Arts are powerful attacks unique to each party member, which have conditions that make them more effective. For example Shulk’s Backslash deals a ton more damage if it hits from behind an enemy, so it’s a good idea to get another party member to draw an enemy’s aggro, leaving it open for Shulk to stab it in the back. Conversely Shulk’s Slit-edge Art will topple an enemy, but only if it’s already been knocked off balance by a heavy attack from your party’s tank player. Better and stronger Arts are unlocked as you progress, and each one has a unique cooldown time in battle. This lets you use a variety of special attacks without the combat system relying on a superfluous mana meter.

The combat also smartly incorporates the Menado, an arcane high-tech sword that Shulk inherits, which also plays a big part in the game’s plot. The Menado has the power to glimpse the future. Sometimes an enemy will wind up for a particularly nasty attack, and the Menado will show a brief premonition of this enemy taking out a party member or in extreme cases, flattening the entire party. This gives you a few precious seconds to quickly rearrange your party and plan of attack to survive the onslaught or prevent the enemy move altogether.

The combat can get pretty hairy sometimes and the harder battles will require some split-second strategy, but I appreciated the immediacy of the real-time system. It reminded me a lot of the system in Knights of the Old Republic, and any comparison there is a good thing in my book. Xenoblade Chronicles also tempers its challenge with an optimistic urge for exploration. Bionis is simply staggering in vastness and scale, and you can explore all of it. There’s a dawning epiphany when you see the majestic, scalloped terrain arches of Gaur Plains towering off in the distance, and then you slowly realize that you can run and climb and explore up and down every last inch of what you can see.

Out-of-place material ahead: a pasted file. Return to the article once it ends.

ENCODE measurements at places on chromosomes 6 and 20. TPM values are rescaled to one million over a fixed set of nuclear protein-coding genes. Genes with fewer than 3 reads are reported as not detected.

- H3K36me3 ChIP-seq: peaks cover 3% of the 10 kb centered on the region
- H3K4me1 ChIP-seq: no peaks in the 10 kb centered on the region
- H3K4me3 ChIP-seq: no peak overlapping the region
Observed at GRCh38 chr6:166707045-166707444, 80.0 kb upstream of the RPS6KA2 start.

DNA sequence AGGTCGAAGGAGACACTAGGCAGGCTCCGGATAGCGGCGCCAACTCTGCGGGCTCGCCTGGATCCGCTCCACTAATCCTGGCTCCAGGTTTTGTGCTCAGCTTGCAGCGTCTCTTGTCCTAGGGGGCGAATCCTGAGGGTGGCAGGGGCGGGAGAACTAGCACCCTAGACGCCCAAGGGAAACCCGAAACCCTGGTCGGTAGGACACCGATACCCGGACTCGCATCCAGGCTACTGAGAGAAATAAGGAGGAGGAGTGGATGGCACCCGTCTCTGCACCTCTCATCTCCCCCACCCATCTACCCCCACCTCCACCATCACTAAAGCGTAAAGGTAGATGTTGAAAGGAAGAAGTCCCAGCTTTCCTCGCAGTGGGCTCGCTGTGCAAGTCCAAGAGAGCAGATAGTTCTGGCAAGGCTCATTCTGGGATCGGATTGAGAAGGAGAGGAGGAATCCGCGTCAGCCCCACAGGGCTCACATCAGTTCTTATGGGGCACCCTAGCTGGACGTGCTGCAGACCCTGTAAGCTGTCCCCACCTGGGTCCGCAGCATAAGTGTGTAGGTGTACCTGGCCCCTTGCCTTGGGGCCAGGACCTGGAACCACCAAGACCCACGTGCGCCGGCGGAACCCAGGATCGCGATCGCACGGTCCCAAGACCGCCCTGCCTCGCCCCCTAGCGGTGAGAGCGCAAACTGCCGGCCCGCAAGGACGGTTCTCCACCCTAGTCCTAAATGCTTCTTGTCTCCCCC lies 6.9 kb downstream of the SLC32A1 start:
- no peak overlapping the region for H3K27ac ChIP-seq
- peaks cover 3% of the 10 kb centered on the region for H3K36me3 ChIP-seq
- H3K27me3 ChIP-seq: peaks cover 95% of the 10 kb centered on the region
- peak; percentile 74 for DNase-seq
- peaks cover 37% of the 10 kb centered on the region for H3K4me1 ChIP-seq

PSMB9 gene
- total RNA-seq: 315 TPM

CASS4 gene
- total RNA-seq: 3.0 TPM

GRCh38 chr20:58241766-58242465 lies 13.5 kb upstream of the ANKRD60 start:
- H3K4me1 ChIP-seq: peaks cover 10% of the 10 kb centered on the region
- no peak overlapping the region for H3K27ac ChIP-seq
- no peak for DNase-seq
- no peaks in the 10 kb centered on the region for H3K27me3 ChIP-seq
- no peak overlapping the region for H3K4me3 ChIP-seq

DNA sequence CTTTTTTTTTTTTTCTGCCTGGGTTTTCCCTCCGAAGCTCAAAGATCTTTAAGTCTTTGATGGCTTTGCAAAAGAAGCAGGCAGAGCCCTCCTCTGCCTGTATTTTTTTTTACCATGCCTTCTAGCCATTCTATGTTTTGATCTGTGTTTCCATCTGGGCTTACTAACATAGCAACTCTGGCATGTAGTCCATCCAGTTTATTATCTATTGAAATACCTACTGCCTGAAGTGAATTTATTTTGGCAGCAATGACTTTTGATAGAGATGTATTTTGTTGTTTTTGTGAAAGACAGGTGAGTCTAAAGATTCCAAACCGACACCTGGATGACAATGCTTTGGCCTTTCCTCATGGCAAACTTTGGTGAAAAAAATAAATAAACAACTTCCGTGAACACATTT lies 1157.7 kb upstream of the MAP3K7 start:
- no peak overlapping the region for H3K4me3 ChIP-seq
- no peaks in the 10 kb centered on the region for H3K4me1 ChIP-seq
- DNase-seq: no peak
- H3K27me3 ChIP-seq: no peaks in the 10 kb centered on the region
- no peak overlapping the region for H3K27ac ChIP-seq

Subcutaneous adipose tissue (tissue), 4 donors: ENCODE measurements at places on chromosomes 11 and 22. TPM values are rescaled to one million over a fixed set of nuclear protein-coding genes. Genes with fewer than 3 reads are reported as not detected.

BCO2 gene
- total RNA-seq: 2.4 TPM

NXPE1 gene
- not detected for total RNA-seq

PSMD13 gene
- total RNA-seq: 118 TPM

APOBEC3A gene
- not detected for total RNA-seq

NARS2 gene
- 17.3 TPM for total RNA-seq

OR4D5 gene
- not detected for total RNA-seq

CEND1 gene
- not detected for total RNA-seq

Though populated with dangerous monsters, the world encourages exploration with a very forgiving checkpoint system. If you get absolutely stomped in an enemy encounter, your entire team will just respawn at the last landmark that you passed. Bionis is littered with these scenic landmarks and they’re utilized in an effortless fast-travel system, so you’re never very far from where you died.  Your party incurs no loss of loot, XP, HP or money in a defeat; if at first you don’t succeed, etc. This lack of hard penalties for falling in combat might seem lax to the Bloodborne fanatics out there, but Xenoblade Chronicles isn’t designed to be a meat grinder or a roguelike. It will challenge you, but it’s also a game that knows how sprawling and packed with secrets it is, and it wants players to hunt around in its world without too many distracting fears of failure.

This epic scope is augmented with a thrilling main story full of existential twists, and extensive side quests to go with it. There are plenty of errands to complete, monsters to hunt and gear to discover off the beaten path and it’s all fairly streamlined. Most of the smaller quests don’t even require that you backtrack to the quest-giver, and the few that do are easy to handle with the aforementioned fast-travel system. Most NPCs follow set schedules much like Zelda: Majora’s Mask, but the game includes a handy time-skip feature so you never have to wait around to finish a quest. There are so many side quests in this game, though—over 400—that it can become a complete preoccupation. I like to call this “the Skyrim effect.”

Like Bethesda’s gigantic fantasy RPG, Xenoblade Chronicles has so freaking much to do that it’s easy to play a few story missions and then get utterly wrapped up in the extras. Playing through all this extra content often adds subtext to the main story, and it will give you so much XP (you gain experience just by finding landmarks) that you’ll be able to pulverize many of the late-game enemies when you finally get back to the story. Of course by that time you might need a refresher, as it’s easy to forget just where you left off in the plot. Conversely, skipping all the side quests just to power through the story will make the endgame much harder. Like Skyrim it can be difficult to find the right balance and pacing between the main game and the side quests, but if this is my biggest complaint I consider this a good problem to have. Between too much content and not enough, I’ll always choose the former in a game like this.